Posts Tagged ‘manmade’


• Tuesday, March 13th, 2012

Glyph of the word 'pe'a'.


  • (v.) to clothe
  • (adj.) clothed
  • (n.) top, shirt

Ea. A pe’a ei ie palaki oi’i.
“Yes. I clothe my dog.”

Notes: And why not? Dog clothes are adorable!

I had a really hard time keeping up with the blog this week, as I was filming for a program on CNN called The Next List. Was super, hyper, global, mega busy. Just trying my best to catch up now; not doing too well. (Also very busy with other stuff.)

Today’s word is used for the shirt tops introduced by Zhyler speakers. It was the old word for “clothing”, but pe’aka is the preferred term now. It does show the torso, as it was used in the olden days to refer to any kind of covering (usually worn to keep from getting wet, if one wanted to keep dry for some reason).


• Saturday, March 10th, 2012

Glyph of the word 'mi'e'.


  • (n.) yarn

Mi’e?! Li ia i mi’e i’i?!
“Yarn?! You get me yarn?!”

Notes: There was some highly specific reason I came up with a word for “yarn” in Kamakawi. It was something around about something at some time that led me to think, “I need a word for ‘yarn’ in Kamakawi!” I cannot for the life of me remember what that something may have been. I know nothing of the history of yarn, and honestly can’t think of a good reason for it to exist nowadays. Honestly, what do you do with yarn? Make hair for dolls? Use it in “art” projects in elementary school? What the heck is it good for?!

So Kamakawi’s got a word for “yarn”. Hooray. Even has it’s own iku. And it’s not like it’s an ikunoala, or anything: That’s an ikuiku that looks like a spool of yarn. What on Earth was I thinking…


• Wednesday, March 7th, 2012

Glyph of the word 'fate'.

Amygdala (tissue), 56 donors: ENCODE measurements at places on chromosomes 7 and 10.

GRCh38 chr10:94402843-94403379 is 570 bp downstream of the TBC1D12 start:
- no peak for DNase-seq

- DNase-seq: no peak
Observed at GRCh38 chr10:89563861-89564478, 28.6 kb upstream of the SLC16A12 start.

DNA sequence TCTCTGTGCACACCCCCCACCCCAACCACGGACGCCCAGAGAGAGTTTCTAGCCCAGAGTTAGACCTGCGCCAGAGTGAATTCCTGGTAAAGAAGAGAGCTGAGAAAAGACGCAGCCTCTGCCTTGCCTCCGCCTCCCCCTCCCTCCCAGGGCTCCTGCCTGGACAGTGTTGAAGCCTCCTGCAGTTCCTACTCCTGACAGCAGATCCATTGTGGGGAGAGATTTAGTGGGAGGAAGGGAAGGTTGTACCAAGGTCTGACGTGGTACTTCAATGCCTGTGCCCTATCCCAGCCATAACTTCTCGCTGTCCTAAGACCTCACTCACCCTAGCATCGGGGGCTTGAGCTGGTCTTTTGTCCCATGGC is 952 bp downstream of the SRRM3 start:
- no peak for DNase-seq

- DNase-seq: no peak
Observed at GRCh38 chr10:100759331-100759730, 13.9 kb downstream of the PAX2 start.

• (n.) hole, gap
  • (v.) to put a hole in (something), to punch a hole
  • (adj.) full of holes
  • (n.) window

Ka lalau nea i amo poiu fate.
“She threw it out the window.”

Notes: Today’s iku featured in a word from a while back. If you go back and take a look at that entry, the etymology of the word should now be clear.

Fate’s glyph is a pretty simple ikunoala built off of te with a little fa on the inside.


• Sunday, February 5th, 2012

Glyph of the word 'leke'.


  • (n.) olona, hemp (used to make fabric, rope, etc.)
  • (adj.) made from olona

Li ia i ipe levu leke e nevi i’i.
“Give me that olona rag.”

Notes: This is, basically, hemp that’s used to make stuff. I always get a kick out of this iku, though. I call it “Old Tooth-Head”. Also kind of reminds me of those things that pump oil. When I was a kid, I would call them army ants.

I’ve made my piece with the Patriots winning this Super Bowl. I’m prepared to approach with a zen-like calm. Instead, I will focus my attention on replays of the Puppy Bowl. Nothing warms the heart (or the feet, come to think of it) more than adorable puppies. I shall think on them while enduring an awful Patriots victory.


• Wednesday, February 1st, 2012

Glyph of the word 'iana'.


  • (v.) to recognize someone (for something they’ve done)
  • (n.) recognition

Iana’u iko tou!
“This could win an award!”

Notes: Next week I’m going to be giving a talk at SWTX PCA/ACA in Albuquerque, New Mexico, and one of the professors volunteering her time to the conference created this video for my talk, which I thought was great. Heh, heh. Fire and blood! (Oh, and hey, Kenakoliku peeps: Check out the modified Halfsies font on there!)

Today’s word was created for a specific reason way back when, but the iku, I thought, really came out well. First it uses the li glyph as an ikuiku (symbolic of giving), and it uses the “good” circle determinative to represent the gift or award. Below it are some lines, which I thought were quite fetching. I thought it came out awesome. Unfortunately, I rarely ever have a reason to use this word—it’s a bit too specific. Oh well. I shall use it today, to say: Nice job, Tamy Burnett! :D Your video made my day.


• Wednesday, January 25th, 2012

Glyph of the word 'pa'a'.


  • (n.) mallet, hammer, club
  • (n.) drumstick, mallet for a large drum or gong